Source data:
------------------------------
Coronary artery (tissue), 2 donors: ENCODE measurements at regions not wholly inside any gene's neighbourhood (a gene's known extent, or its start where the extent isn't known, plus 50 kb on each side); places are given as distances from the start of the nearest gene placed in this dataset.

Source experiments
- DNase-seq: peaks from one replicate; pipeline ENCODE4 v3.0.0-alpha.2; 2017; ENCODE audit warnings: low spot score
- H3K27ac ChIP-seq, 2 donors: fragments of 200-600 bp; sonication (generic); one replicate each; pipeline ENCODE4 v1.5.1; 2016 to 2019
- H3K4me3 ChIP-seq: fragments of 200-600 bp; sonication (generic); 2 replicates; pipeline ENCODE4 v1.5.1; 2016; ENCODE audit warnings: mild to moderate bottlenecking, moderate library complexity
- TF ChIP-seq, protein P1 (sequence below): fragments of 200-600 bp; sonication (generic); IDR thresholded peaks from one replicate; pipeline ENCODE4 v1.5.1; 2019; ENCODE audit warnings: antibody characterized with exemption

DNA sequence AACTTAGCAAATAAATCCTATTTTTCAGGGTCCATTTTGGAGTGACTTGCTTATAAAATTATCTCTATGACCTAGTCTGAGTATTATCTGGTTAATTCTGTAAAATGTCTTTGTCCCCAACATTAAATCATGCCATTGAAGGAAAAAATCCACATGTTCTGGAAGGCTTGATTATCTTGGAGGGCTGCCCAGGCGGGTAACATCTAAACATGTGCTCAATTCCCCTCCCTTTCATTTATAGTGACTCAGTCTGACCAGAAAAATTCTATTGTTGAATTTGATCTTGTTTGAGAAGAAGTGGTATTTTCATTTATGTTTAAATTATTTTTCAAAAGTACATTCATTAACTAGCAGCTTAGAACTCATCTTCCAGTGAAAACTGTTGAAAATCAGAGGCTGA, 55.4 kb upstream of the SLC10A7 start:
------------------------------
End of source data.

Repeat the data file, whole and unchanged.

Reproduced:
Coronary artery (tissue), 2 donors: ENCODE measurements at regions not wholly inside any gene's neighbourhood (a gene's known extent, or its start where the extent isn't known, plus 50 kb on each side); places are given as distances from the start of the nearest gene placed in this dataset.

Source experiments
- DNase-seq: peaks from one replicate; pipeline ENCODE4 v3.0.0-alpha.2; 2017; ENCODE audit warnings: low spot score
- H3K27ac ChIP-seq, 2 donors: fragments of 200-600 bp; sonication (generic); one replicate each; pipeline ENCODE4 v1.5.1; 2016 to 2019
- H3K4me3 ChIP-seq: fragments of 200-600 bp; sonication (generic); 2 replicates; pipeline ENCODE4 v1.5.1; 2016; ENCODE audit warnings: mild to moderate bottlenecking, moderate library complexity
- TF ChIP-seq, protein P1 (sequence below): fragments of 200-600 bp; sonication (generic); IDR thresholded peaks from one replicate; pipeline ENCODE4 v1.5.1; 2019; ENCODE audit warnings: antibody characterized with exemption

DNA sequence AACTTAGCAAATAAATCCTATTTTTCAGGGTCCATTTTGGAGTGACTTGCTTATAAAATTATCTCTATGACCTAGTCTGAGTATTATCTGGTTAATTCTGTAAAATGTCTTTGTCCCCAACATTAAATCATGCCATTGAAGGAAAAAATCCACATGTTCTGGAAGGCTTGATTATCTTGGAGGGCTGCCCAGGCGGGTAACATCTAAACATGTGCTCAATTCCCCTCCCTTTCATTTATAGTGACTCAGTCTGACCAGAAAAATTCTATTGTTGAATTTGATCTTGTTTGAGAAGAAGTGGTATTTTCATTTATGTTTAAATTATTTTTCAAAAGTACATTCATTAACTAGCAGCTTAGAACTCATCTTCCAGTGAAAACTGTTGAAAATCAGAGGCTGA, 55.4 kb upstream of the SLC10A7 start: